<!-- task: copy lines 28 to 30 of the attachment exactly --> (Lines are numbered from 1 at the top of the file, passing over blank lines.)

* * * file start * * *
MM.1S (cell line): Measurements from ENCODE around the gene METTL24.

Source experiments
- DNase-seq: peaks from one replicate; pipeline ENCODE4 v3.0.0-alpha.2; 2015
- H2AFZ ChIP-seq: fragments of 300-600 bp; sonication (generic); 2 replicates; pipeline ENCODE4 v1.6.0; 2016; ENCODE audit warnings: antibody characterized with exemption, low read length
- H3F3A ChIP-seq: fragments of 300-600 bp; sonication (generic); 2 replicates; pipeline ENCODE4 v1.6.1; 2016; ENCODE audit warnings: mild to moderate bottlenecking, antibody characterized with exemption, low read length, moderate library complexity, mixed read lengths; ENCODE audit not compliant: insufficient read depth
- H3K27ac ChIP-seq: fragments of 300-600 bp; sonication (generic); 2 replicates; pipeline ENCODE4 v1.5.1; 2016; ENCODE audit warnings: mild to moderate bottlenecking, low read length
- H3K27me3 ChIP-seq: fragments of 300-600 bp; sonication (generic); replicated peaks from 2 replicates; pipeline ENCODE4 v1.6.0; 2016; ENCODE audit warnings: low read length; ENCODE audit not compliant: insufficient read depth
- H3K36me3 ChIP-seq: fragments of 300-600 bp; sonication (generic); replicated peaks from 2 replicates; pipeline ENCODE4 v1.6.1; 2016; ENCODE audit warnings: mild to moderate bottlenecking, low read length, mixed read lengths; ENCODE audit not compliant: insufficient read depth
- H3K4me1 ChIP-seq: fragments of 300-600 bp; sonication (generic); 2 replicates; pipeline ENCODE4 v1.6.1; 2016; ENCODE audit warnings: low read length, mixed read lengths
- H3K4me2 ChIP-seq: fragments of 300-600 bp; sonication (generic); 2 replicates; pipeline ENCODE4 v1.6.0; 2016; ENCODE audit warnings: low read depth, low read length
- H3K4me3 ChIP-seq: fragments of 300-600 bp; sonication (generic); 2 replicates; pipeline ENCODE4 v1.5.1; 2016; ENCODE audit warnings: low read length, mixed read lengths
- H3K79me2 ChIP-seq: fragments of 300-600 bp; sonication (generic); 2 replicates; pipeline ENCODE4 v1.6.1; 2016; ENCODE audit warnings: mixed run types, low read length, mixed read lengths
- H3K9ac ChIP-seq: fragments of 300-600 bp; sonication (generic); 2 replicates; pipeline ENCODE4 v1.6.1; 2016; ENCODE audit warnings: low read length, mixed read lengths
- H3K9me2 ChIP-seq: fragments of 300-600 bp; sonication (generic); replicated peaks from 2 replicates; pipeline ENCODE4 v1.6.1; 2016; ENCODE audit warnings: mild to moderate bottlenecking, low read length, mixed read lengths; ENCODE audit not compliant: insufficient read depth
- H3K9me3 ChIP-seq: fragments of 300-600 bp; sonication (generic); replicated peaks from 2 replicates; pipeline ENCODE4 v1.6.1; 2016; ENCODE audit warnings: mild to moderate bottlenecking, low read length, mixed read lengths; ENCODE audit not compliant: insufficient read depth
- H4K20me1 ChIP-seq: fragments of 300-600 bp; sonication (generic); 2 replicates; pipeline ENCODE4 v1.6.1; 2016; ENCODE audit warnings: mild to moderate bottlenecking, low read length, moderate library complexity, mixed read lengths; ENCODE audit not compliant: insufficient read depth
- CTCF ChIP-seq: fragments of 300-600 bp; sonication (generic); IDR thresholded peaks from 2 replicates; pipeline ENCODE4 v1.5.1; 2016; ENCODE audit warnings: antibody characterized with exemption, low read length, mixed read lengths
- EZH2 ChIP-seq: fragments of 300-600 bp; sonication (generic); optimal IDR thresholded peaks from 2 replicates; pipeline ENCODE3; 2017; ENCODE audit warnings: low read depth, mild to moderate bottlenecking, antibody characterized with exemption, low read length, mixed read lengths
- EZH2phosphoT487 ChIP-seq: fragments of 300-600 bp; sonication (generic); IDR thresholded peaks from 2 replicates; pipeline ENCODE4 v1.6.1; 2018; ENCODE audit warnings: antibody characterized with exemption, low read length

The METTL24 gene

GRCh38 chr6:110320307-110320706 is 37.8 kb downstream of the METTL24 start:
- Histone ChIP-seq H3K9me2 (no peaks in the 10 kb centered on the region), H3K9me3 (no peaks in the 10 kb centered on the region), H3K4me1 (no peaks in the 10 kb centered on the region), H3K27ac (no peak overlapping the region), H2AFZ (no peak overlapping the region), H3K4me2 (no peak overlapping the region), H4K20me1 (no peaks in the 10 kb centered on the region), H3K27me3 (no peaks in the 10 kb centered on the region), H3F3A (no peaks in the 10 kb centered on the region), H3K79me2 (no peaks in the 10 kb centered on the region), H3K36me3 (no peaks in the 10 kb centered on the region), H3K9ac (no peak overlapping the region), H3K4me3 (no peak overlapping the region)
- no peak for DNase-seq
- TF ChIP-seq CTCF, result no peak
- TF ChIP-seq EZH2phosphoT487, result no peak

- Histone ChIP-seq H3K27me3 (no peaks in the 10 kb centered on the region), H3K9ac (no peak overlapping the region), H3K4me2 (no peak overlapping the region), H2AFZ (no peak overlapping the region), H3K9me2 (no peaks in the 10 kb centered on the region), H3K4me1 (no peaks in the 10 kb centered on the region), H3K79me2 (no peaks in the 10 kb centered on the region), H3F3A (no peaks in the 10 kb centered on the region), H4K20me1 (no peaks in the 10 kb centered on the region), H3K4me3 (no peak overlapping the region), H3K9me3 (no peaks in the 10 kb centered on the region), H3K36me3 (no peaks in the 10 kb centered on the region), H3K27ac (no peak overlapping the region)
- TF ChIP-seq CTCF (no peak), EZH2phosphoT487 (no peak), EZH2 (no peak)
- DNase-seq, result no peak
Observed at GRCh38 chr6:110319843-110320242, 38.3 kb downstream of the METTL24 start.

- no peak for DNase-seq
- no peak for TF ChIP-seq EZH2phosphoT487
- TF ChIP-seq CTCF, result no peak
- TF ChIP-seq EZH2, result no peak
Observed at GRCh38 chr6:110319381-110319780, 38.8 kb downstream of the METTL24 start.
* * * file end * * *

- DNase-seq, result no peak
Observed at GRCh38 chr6:110319843-110320242, 38.3 kb downstream of the METTL24 start.

- no peak for DNase-seq